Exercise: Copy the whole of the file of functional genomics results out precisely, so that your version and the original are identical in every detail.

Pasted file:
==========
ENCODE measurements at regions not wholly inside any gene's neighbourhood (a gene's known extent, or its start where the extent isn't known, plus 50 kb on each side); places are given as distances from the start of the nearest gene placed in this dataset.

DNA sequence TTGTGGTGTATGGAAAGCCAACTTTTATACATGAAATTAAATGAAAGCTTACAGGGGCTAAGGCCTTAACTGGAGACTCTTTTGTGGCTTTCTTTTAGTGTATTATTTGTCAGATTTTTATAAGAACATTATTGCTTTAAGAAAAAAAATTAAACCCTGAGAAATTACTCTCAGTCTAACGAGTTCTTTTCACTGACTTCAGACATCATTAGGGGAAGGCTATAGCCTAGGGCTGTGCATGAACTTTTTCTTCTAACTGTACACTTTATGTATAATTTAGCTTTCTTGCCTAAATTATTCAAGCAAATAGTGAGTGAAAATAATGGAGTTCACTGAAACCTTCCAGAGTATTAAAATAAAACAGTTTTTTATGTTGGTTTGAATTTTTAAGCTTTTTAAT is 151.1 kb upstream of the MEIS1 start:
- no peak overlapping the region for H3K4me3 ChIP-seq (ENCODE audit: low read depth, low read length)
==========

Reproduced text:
ENCODE measurements at regions not wholly inside any gene's neighbourhood (a gene's known extent, or its start where the extent isn't known, plus 50 kb on each side); places are given as distances from the start of the nearest gene placed in this dataset.

DNA sequence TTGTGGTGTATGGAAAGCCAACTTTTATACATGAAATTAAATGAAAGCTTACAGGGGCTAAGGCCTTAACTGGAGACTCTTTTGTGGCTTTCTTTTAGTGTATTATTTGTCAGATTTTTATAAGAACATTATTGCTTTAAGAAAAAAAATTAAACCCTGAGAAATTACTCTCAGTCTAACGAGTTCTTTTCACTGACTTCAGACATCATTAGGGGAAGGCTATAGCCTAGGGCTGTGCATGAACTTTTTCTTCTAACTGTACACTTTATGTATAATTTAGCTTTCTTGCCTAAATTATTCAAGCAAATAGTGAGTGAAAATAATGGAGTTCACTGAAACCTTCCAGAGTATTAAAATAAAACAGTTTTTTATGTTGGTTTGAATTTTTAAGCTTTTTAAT is 151.1 kb upstream of the MEIS1 start:
- no peak overlapping the region for H3K4me3 ChIP-seq (ENCODE audit: low read depth, low read length)